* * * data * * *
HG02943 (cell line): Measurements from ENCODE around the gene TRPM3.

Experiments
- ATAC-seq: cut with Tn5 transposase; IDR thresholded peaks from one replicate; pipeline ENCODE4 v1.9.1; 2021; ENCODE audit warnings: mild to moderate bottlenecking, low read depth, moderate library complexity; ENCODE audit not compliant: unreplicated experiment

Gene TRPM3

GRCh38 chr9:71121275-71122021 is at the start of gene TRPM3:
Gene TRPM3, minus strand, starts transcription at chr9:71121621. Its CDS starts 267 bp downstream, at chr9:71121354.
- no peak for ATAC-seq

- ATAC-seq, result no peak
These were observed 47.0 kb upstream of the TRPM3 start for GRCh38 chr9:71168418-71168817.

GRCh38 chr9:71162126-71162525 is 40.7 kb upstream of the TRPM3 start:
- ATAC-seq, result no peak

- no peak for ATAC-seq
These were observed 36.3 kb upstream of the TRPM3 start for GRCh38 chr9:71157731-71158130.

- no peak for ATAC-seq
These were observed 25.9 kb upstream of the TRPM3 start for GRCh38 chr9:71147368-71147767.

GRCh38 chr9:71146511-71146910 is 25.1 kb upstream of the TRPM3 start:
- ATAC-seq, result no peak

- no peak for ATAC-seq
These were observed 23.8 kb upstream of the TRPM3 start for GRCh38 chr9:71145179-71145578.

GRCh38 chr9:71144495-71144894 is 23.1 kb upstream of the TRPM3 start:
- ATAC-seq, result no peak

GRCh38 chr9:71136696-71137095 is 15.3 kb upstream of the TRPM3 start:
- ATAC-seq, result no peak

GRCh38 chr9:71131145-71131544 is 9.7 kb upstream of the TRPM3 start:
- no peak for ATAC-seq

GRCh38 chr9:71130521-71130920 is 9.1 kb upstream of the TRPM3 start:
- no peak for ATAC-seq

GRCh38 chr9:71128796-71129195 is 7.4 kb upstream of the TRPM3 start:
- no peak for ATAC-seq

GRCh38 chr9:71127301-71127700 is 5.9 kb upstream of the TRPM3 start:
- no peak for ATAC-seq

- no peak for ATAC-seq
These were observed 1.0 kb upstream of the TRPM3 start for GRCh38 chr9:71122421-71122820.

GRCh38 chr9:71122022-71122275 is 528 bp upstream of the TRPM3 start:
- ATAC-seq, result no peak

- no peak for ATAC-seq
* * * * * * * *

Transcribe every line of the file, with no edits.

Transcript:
HG02943 (cell line): Measurements from ENCODE around the gene TRPM3.

Experiments
- ATAC-seq: cut with Tn5 transposase; IDR thresholded peaks from one replicate; pipeline ENCODE4 v1.9.1; 2021; ENCODE audit warnings: mild to moderate bottlenecking, low read depth, moderate library complexity; ENCODE audit not compliant: unreplicated experiment

Gene TRPM3

GRCh38 chr9:71121275-71122021 is at the start of gene TRPM3:
Gene TRPM3, minus strand, starts transcription at chr9:71121621. Its CDS starts 267 bp downstream, at chr9:71121354.
- no peak for ATAC-seq

- ATAC-seq, result no peak
These were observed 47.0 kb upstream of the TRPM3 start for GRCh38 chr9:71168418-71168817.

GRCh38 chr9:71162126-71162525 is 40.7 kb upstream of the TRPM3 start:
- ATAC-seq, result no peak

- no peak for ATAC-seq
These were observed 36.3 kb upstream of the TRPM3 start for GRCh38 chr9:71157731-71158130.

- no peak for ATAC-seq
These were observed 25.9 kb upstream of the TRPM3 start for GRCh38 chr9:71147368-71147767.

GRCh38 chr9:71146511-71146910 is 25.1 kb upstream of the TRPM3 start:
- ATAC-seq, result no peak

- no peak for ATAC-seq
These were observed 23.8 kb upstream of the TRPM3 start for GRCh38 chr9:71145179-71145578.

GRCh38 chr9:71144495-71144894 is 23.1 kb upstream of the TRPM3 start:
- ATAC-seq, result no peak

GRCh38 chr9:71136696-71137095 is 15.3 kb upstream of the TRPM3 start:
- ATAC-seq, result no peak

GRCh38 chr9:71131145-71131544 is 9.7 kb upstream of the TRPM3 start:
- no peak for ATAC-seq

GRCh38 chr9:71130521-71130920 is 9.1 kb upstream of the TRPM3 start:
- no peak for ATAC-seq

GRCh38 chr9:71128796-71129195 is 7.4 kb upstream of the TRPM3 start:
- no peak for ATAC-seq

GRCh38 chr9:71127301-71127700 is 5.9 kb upstream of the TRPM3 start:
- no peak for ATAC-seq

- no peak for ATAC-seq
These were observed 1.0 kb upstream of the TRPM3 start for GRCh38 chr9:71122421-71122820.

GRCh38 chr9:71122022-71122275 is 528 bp upstream of the TRPM3 start:
- ATAC-seq, result no peak

- no peak for ATAC-seq